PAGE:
If you're a brand with a Facebook page and a Twitter account and you're consistently posting updates, whether you like it or not, you're a publisher. If you don't think of yourself as one, you need to start.
As much as early social media zealots would claim that “old media” is dying, it's ironic how much social media can learn from the “old” ways of publishers. When publishing is done right, it is content with a purpose, not just to fill a calendar or to hit that magic number of eight tweets a day, timed to release every hour on the hour during business hours. That leads to our new industry catch-phrase: “content strategy.”
The phrase content strategy is misused quite a bit. To be clear, content strategy is not simply “using content as part of your marketing strategy,” or having an editorial calendar and making sure it's full. At its heart, content strategy is aligning business goals with audience needs in the proper context. Just like publishers define a clear beat and a unified approach to what they promise and what they deliver, brands in social media should do the same.
The key phrase above is “audience needs.” In the social media era, your competitive set is no longer your direct competitor; it's every other brand, site, or influencer that's trying to get your customer's attention. Every CMO is hearing how they have to become content machines. With every brand publishing at breakneck speed, we're in an information glut like never before. So producing great content isn't enough – brands have to produce great content that meets an audience's wants and needs, and deliver it in such a way that they'll find it and ideally opt-in in one of a number of ways to see more like it. This consideration is layered on top of that brand's core business. That's the expectation for marketing today, whether b-to-b or b-to-c. A sound content strategy will help you elevate your content above the rest, and then here's the kicker: drive an actual business goal.
Today, we live and work in an environment that can almost be thought of as two or three separate Internets. These are the walled garden of Facebook and its Social Graph, Twitter and its limited interface with Google and Facebook, and then Google both in terms of its properties and its massive search engine, which is still the main interface to the Web. As a brand keeping the publisher model in mind, it's crucial to think of this complex ecosystem as you design your approach to publishing. If you are delivering your best content on Facebook and Twitter alone without tying them back to an owned channel, you're suffering from content decay. You're missing a huge chunk of audience and value, both short-term and long-term, because you're not anchoring that material where Google Search can index it and searchers can find it later. Even Facebook's just-announced embeddable posts likely won't help bridge the search problem.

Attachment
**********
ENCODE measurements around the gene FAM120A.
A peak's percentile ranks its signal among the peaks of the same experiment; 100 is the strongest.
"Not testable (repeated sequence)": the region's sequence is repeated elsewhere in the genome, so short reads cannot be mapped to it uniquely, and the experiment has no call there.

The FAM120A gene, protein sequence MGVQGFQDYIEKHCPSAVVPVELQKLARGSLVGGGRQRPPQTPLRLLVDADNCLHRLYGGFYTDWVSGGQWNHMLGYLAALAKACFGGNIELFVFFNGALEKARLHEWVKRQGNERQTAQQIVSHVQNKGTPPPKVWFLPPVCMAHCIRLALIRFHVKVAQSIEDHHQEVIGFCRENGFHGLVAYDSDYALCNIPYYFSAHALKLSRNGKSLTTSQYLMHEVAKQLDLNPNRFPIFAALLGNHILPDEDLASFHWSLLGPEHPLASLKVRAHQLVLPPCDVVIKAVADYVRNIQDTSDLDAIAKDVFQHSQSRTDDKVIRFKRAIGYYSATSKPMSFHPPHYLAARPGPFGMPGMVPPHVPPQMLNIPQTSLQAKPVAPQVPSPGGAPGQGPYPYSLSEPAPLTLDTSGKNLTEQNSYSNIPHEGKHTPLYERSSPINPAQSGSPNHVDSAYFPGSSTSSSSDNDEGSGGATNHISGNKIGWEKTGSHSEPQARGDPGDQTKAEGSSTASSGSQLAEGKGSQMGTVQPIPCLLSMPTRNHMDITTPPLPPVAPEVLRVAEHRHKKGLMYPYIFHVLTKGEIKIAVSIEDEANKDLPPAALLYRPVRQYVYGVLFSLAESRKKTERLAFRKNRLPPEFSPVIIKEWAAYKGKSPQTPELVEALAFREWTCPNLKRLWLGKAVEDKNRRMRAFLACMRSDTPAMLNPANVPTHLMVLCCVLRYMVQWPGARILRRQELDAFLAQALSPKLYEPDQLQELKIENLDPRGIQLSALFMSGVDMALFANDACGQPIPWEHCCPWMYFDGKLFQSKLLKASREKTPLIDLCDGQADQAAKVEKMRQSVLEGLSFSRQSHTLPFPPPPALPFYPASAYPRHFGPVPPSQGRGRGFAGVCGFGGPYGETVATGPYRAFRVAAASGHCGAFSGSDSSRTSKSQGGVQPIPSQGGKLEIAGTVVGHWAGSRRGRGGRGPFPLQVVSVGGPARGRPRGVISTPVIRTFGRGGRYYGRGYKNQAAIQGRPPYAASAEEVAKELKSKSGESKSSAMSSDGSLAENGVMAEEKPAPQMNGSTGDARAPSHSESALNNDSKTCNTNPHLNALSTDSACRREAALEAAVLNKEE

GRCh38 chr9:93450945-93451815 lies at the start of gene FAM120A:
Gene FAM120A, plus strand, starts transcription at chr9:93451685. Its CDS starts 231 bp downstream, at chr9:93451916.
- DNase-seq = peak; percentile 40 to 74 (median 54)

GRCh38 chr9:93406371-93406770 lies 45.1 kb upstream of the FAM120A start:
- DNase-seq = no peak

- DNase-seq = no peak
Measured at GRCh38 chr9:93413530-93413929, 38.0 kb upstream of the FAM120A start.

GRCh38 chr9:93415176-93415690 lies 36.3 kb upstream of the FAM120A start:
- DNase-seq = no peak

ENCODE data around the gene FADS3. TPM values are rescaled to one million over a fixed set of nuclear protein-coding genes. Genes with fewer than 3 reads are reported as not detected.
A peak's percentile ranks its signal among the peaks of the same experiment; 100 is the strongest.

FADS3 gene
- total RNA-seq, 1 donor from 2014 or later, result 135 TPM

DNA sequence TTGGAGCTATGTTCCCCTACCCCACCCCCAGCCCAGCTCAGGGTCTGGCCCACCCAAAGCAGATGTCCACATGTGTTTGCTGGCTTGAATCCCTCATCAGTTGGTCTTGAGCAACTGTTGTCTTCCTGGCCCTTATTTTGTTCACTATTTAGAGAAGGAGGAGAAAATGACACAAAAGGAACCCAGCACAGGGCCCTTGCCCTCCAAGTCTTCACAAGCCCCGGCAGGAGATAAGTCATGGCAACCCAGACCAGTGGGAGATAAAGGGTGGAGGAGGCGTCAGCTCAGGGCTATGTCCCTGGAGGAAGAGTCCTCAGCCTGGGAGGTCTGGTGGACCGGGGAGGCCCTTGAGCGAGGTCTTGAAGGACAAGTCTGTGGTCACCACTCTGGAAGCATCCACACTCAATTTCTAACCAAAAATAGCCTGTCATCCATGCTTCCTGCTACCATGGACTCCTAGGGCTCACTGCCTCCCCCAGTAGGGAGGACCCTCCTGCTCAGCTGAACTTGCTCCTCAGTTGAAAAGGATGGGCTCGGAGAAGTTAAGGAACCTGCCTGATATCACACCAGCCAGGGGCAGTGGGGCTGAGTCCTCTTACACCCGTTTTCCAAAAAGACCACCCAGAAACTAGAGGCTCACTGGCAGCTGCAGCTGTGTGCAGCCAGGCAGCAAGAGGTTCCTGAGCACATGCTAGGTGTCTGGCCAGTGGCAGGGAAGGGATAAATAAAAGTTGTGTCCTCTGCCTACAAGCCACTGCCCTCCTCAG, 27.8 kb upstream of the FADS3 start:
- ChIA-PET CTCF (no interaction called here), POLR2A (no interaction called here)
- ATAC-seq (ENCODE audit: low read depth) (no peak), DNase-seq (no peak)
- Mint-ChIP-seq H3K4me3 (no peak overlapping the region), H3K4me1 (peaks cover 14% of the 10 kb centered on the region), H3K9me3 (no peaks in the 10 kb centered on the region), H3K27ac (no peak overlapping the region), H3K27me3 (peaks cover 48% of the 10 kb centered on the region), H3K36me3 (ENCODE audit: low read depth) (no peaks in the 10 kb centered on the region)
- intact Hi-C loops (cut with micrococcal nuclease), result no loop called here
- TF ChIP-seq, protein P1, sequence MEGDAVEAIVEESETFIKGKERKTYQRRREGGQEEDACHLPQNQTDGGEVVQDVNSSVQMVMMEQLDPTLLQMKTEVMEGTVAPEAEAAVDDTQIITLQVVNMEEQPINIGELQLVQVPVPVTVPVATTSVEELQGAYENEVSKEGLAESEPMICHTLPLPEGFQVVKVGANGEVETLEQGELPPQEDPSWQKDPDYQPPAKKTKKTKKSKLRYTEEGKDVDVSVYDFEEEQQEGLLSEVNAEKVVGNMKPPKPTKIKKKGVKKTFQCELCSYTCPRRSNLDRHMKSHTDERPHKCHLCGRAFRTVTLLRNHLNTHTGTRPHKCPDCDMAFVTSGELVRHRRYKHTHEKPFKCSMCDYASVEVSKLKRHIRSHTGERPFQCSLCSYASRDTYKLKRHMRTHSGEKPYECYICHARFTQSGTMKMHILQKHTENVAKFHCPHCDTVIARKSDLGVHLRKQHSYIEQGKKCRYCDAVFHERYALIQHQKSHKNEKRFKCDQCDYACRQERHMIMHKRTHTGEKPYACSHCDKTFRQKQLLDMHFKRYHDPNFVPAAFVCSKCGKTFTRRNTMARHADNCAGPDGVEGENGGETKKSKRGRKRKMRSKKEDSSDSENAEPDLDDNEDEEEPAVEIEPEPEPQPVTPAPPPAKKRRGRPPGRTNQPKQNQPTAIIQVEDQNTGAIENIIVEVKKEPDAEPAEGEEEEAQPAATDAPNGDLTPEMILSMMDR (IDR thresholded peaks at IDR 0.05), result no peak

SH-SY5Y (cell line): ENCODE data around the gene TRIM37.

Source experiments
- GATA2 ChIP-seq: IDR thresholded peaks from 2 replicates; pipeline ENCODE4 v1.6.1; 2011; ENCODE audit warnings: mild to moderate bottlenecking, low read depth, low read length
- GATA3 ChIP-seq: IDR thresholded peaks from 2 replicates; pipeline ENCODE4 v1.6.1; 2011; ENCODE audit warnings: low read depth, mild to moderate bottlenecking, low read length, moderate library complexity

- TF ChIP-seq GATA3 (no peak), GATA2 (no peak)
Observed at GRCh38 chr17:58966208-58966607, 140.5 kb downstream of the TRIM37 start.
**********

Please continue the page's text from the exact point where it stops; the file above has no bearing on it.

Thinking like a publisher involves some other considerations as well, like how you organize and resource your content team, which is typically not just your marketing team, how you track and measure the totality of your publishing output as an organization, and how you pace your editorial flow to show your audience something new and engaging at a deeper level from time to time.
While there are sound processes and approaches that can arm brands to be better publishers that are different from the standard social media guru rulebook, there's no one magic metric or trick that applies across verticals, organizations, and business goals. I always chuckle when a study is released and it makes a claim like, "The best time to post to Facebook is 5 pm EST on a Wednesday.” Now watch Facebook at 5 pm on a Wednesday, as your wall fills with dozens of updates from all the brands you follow -- and they all get lost in the shuffle.
When I read a study like that, my counsel is, “Let's not post at 5 pm on Wednesday.”
Josh Hallett is SVP at PNConnect, the digital team at Porter Novelli.